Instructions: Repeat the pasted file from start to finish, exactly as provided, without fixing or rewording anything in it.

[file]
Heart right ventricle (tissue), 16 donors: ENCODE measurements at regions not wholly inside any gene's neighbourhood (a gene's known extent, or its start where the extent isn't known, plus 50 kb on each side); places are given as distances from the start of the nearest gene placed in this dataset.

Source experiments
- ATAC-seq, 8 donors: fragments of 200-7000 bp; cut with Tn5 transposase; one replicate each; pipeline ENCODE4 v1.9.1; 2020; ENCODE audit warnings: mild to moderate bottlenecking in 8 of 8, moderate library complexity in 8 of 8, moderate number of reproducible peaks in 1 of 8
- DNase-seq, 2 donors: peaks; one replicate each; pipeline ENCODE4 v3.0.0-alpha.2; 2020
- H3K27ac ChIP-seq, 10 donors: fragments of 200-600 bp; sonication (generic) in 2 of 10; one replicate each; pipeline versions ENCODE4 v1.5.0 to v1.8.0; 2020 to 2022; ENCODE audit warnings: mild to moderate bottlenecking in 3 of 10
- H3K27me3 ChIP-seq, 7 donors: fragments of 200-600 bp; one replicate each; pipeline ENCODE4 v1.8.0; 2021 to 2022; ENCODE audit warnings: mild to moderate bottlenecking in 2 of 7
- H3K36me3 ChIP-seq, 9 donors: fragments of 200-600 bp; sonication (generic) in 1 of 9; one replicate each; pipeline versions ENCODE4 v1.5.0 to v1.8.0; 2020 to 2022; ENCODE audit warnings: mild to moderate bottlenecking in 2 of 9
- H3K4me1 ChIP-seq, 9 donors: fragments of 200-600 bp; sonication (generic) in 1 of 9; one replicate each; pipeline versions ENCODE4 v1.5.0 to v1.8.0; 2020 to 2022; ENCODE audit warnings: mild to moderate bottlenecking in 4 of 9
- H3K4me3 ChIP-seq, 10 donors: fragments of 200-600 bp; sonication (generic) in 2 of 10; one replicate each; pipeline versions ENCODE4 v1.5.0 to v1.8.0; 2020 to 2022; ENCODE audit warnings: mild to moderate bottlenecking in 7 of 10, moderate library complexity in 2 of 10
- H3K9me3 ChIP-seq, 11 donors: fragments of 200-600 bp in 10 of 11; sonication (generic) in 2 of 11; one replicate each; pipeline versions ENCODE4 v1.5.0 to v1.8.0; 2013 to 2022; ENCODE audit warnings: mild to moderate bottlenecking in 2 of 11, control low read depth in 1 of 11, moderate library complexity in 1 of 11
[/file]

Heart right ventricle (tissue), 16 donors: ENCODE measurements at regions not wholly inside any gene's neighbourhood (a gene's known extent, or its start where the extent isn't known, plus 50 kb on each side); places are given as distances from the start of the nearest gene placed in this dataset.

Source experiments
- ATAC-seq, 8 donors: fragments of 200-7000 bp; cut with Tn5 transposase; one replicate each; pipeline ENCODE4 v1.9.1; 2020; ENCODE audit warnings: mild to moderate bottlenecking in 8 of 8, moderate library complexity in 8 of 8, moderate number of reproducible peaks in 1 of 8
- DNase-seq, 2 donors: peaks; one replicate each; pipeline ENCODE4 v3.0.0-alpha.2; 2020
- H3K27ac ChIP-seq, 10 donors: fragments of 200-600 bp; sonication (generic) in 2 of 10; one replicate each; pipeline versions ENCODE4 v1.5.0 to v1.8.0; 2020 to 2022; ENCODE audit warnings: mild to moderate bottlenecking in 3 of 10
- H3K27me3 ChIP-seq, 7 donors: fragments of 200-600 bp; one replicate each; pipeline ENCODE4 v1.8.0; 2021 to 2022; ENCODE audit warnings: mild to moderate bottlenecking in 2 of 7
- H3K36me3 ChIP-seq, 9 donors: fragments of 200-600 bp; sonication (generic) in 1 of 9; one replicate each; pipeline versions ENCODE4 v1.5.0 to v1.8.0; 2020 to 2022; ENCODE audit warnings: mild to moderate bottlenecking in 2 of 9
- H3K4me1 ChIP-seq, 9 donors: fragments of 200-600 bp; sonication (generic) in 1 of 9; one replicate each; pipeline versions ENCODE4 v1.5.0 to v1.8.0; 2020 to 2022; ENCODE audit warnings: mild to moderate bottlenecking in 4 of 9
- H3K4me3 ChIP-seq, 10 donors: fragments of 200-600 bp; sonication (generic) in 2 of 10; one replicate each; pipeline versions ENCODE4 v1.5.0 to v1.8.0; 2020 to 2022; ENCODE audit warnings: mild to moderate bottlenecking in 7 of 10, moderate library complexity in 2 of 10
- H3K9me3 ChIP-seq, 11 donors: fragments of 200-600 bp in 10 of 11; sonication (generic) in 2 of 11; one replicate each; pipeline versions ENCODE4 v1.5.0 to v1.8.0; 2013 to 2022; ENCODE audit warnings: mild to moderate bottlenecking in 2 of 11, control low read depth in 1 of 11, moderate library complexity in 1 of 11